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Kids Have Hard Time Learning to Speak. And SAHMs are Lazy or Something

Interesting story from the UK here reporting that 4% of kids can't talk by age 3. The article includes a strange swipe at SAHMs, too, but let's leave that for a minute and look at the substance.

Late speaking is identified as being a problem, because if a child can't talk, then it's hard to learn other important things, and they start out life behind. The article is quick to mention that many children who talk late, though, do just fine later in life. My own aunt didn't speak much as a small child, but she's a brilliant doctor today. So I'm not too picky about it.

However, I do think there are things parents can do to encourage speech. The article mentions singing to them, and I'd certainly do that. I read to my children every night before bed starting when they were six months old. We used board books, and sang and did quick little stories. They turned the pages a lot, and didn't always seem like they were paying attention, but they learned a ton! And their favourite things as children were books.

Every week we walked to the library, even when they were just babies. We'd sing while they were in the stroller, and we'd chat. I kept a running conversation with my babies all the time, even when they were only a few hours old. I always find it strange to be with a mother who doesn't talk to her baby. Babies like listening to you talk, and that's how they learn to talk. I'd just tell Becca what I was doing, or what I was thinking of making for dinner, or what should be on my shopping list. The content didn't matter; it was the fact that you were reading. Remember that scene from Three Men and a Baby when Tom Selleck reads Sports Illustrated aloud? The baby just likes hearing you.

This is stuff that hopefully we all know. Yet the article then throws in a really weird comment:

The survey of more than 1,000 parents found that a child’s background was not a factor in how quickly they learnt to talk. Working parents who put their babies in day care are just as likely to have a child whose speech develops late as those who leave their baby in front of the television.

So basically it's dividing parents into two types: those who are the good ones, who put their kids in day care where they can "learn", and those who don't put their kids in care, who obviously just dump them in front of the television. (Perhaps it's dividing between working parents who put their kids in day care and working parents who put their kids in front of a TV, but that doesn't make much sense. I think the second group of parents must be stay at home parents, as if saying that we stay at home parents don't do anything valuable at all).

The media likes to hype the benefits to kids of daycare, but there's no evidence that there's any lasting impact academically from daycare. For some lower income single parents, day care does help kids in kindergarten and grade 1. But the benefits evaporate by grade 4.

You know what helps a child learn to talk? Being with people who love him or her and who want to talk to him or her. You don't need to send your child to daycare to teach them things. You really can do it yourself. And I do wish the media would start giving stay at home moms a little bit more credit.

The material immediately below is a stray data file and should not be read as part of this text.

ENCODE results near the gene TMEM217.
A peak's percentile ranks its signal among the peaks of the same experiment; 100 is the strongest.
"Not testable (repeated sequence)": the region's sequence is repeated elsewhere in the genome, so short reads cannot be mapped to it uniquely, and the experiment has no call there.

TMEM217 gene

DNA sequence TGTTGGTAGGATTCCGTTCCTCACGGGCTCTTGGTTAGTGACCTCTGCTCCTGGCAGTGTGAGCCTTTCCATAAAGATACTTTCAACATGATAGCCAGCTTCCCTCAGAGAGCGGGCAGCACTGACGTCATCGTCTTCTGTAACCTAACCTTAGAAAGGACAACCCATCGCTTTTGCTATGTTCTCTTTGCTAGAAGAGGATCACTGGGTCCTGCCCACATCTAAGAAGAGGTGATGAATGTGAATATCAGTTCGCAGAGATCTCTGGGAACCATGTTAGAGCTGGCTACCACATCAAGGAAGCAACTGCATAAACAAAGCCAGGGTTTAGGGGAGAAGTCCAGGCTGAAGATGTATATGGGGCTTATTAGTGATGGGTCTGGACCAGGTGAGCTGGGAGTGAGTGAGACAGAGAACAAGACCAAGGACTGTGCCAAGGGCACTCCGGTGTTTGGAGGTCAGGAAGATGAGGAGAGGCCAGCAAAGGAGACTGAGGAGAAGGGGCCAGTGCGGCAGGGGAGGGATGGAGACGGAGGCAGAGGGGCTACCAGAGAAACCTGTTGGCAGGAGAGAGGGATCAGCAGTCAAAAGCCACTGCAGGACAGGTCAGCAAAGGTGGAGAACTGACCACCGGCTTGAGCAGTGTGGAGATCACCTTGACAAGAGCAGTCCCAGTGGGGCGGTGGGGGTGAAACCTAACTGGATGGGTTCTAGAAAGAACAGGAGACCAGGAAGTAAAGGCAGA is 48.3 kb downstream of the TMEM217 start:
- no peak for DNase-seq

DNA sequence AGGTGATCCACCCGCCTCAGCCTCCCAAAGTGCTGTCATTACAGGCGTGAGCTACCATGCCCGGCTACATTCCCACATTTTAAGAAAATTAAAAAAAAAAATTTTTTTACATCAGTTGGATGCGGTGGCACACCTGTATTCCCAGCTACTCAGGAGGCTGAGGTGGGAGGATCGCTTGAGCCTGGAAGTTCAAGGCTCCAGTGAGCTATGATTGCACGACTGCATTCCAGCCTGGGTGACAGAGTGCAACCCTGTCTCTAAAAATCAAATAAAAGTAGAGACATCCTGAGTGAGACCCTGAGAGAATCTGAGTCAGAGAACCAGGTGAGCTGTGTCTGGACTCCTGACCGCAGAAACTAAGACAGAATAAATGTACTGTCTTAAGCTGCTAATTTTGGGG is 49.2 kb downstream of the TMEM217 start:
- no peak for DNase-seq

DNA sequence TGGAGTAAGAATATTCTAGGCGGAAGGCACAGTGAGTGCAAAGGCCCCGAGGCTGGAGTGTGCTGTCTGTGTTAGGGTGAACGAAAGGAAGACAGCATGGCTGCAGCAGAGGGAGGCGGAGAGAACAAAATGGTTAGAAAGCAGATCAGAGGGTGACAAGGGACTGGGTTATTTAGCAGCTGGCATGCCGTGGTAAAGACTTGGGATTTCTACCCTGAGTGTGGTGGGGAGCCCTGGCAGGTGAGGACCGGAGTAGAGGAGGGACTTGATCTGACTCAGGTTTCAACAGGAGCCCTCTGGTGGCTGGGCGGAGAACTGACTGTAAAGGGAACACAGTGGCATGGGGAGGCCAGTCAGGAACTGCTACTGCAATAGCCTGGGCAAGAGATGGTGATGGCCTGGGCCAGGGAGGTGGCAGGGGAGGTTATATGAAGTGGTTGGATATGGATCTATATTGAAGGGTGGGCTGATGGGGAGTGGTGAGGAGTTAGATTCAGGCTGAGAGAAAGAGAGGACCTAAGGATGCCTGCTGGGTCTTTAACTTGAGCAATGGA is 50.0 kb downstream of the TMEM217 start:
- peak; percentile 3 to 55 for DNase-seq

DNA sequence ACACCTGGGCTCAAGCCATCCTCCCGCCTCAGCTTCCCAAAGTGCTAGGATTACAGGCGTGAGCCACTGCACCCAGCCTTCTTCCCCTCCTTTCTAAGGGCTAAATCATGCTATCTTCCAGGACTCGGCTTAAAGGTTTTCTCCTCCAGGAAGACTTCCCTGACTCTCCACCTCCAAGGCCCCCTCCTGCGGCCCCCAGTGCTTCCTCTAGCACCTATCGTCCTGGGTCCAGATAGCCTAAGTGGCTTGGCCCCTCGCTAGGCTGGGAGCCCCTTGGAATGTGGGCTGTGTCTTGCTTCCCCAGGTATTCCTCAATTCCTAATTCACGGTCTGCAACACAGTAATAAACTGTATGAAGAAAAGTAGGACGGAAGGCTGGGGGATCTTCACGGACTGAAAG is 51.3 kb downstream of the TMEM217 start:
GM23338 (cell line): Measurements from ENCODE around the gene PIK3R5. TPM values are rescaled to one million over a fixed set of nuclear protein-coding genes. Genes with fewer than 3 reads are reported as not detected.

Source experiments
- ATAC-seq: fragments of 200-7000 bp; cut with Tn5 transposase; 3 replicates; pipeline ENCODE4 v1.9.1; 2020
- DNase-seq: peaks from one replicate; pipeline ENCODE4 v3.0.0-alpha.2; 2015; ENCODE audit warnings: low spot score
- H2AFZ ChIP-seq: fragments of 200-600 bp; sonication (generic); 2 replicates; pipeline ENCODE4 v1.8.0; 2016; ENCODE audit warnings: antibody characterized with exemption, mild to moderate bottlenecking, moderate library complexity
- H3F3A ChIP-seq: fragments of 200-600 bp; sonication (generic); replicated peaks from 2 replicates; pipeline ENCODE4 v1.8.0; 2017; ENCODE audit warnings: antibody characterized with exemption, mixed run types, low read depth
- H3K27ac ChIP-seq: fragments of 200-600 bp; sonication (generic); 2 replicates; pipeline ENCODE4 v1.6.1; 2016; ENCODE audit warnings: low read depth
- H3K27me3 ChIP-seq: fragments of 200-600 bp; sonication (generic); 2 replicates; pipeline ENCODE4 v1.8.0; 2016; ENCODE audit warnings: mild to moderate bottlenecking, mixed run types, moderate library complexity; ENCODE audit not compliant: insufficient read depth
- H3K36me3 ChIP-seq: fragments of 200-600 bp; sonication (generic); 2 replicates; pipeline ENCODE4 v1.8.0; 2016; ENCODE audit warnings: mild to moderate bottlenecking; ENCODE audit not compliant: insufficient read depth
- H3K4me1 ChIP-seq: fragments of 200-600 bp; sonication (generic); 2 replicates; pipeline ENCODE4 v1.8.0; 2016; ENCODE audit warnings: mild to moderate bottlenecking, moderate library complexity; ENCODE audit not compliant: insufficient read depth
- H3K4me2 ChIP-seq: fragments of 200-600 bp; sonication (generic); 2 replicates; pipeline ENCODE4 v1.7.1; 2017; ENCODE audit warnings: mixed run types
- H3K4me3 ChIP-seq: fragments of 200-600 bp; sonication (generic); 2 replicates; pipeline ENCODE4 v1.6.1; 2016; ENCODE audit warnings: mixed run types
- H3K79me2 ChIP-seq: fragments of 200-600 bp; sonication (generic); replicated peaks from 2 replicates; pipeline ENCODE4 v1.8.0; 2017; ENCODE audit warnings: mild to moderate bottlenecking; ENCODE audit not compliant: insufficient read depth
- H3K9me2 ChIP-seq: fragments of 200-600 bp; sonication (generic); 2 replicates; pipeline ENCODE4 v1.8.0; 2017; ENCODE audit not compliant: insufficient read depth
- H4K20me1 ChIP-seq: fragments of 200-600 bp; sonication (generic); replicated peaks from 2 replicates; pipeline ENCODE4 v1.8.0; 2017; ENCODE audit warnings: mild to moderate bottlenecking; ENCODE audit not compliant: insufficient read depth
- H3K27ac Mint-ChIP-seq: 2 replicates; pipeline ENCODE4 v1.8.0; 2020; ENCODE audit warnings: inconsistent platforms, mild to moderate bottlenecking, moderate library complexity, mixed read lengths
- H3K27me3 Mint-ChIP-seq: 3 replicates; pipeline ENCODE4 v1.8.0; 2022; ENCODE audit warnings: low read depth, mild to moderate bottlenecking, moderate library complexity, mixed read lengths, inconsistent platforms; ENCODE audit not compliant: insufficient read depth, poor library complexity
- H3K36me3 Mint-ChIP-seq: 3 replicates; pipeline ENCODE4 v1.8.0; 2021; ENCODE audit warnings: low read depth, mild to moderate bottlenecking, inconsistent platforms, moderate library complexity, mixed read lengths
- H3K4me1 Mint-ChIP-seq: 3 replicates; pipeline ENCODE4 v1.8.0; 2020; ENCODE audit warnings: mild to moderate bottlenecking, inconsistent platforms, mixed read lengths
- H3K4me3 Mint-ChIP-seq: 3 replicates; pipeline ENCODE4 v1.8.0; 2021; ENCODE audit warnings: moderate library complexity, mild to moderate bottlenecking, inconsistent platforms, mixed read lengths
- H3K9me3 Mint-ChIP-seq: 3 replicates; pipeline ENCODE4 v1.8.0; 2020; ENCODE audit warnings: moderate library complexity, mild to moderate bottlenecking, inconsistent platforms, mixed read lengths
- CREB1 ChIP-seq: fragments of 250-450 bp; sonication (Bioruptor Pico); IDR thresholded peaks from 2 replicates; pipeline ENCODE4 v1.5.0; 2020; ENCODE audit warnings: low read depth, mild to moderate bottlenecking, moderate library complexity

If you enjoyed this post, and want to hear more about how to build a family that has fun together and grows together, listen to Sheila's audio download "Joy Filled Families"! All about how to grow intimacy, fun, and togetherness inside your home.
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At 9:22 AM , Blogger Courtney said…

I enjoyed this post. I have people all the time look at me with ridicule because I stay at home with our son rather than putting him in Daycare. I would much rather be responsible for teaching him things that I think he needs to know than trusting someone else to do it for me. I agree with you...a child develops when they are around people who take the time to teach them. And in some cases, that may very well be a daycare worker rather than a parent. Great usual :)


At 10:08 AM , Blogger Michelle said…

I had a high needs baby so he was awake and constantly nursing for most of infancy. The only way I could cope was to wear him in a baby sling or a mei tai while I mopped the floor or did safe food preperation, grocery shopped etc. I never grocery shopped without him because he always had to be attached to mama. During this constant attachment, we always talked to each other, and face to face. "Oops, mama almost forgot to get corn.. where is corn? Oh, there it is?" My little guy spoke early and now at 2.5 he speaks extremely well and I attribute that in part to his personality and in part to 2.5 years of breastmilk and babywearing.


At 10:13 AM , Anonymous Anonymous said…

I'm a working mom, now, but was blessed to be able to stay home while both of my kids (now 12 and 8) were little. It was a wonderful time and if I were to get pregnant now, it would kill me to have to put my baby in daycare.